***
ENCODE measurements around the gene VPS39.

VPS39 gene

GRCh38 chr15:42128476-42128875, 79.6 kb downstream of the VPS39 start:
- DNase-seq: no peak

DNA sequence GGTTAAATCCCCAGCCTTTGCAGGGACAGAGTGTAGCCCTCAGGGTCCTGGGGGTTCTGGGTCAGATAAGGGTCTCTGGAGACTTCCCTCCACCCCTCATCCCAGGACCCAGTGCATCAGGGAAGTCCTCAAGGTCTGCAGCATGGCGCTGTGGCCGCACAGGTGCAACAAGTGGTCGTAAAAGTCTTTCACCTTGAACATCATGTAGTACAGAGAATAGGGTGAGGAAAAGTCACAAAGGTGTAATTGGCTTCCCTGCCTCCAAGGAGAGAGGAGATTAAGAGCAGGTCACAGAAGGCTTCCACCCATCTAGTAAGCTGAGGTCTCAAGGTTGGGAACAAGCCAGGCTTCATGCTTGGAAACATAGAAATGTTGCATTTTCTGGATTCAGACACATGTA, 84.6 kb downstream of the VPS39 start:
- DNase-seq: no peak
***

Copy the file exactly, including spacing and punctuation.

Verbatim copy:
ENCODE measurements around the gene VPS39.

VPS39 gene

GRCh38 chr15:42128476-42128875, 79.6 kb downstream of the VPS39 start:
- DNase-seq: no peak

DNA sequence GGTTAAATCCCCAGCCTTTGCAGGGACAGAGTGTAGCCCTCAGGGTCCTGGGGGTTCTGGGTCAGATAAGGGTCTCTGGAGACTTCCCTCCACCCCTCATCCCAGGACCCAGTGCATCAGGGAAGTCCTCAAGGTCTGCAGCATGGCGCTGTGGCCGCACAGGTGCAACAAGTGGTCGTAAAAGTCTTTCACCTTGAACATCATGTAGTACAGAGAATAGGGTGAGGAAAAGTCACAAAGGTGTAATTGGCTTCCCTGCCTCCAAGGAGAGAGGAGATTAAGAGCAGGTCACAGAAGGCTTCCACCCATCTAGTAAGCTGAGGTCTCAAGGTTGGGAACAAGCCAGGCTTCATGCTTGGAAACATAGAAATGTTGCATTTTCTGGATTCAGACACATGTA, 84.6 kb downstream of the VPS39 start:
- DNase-seq: no peak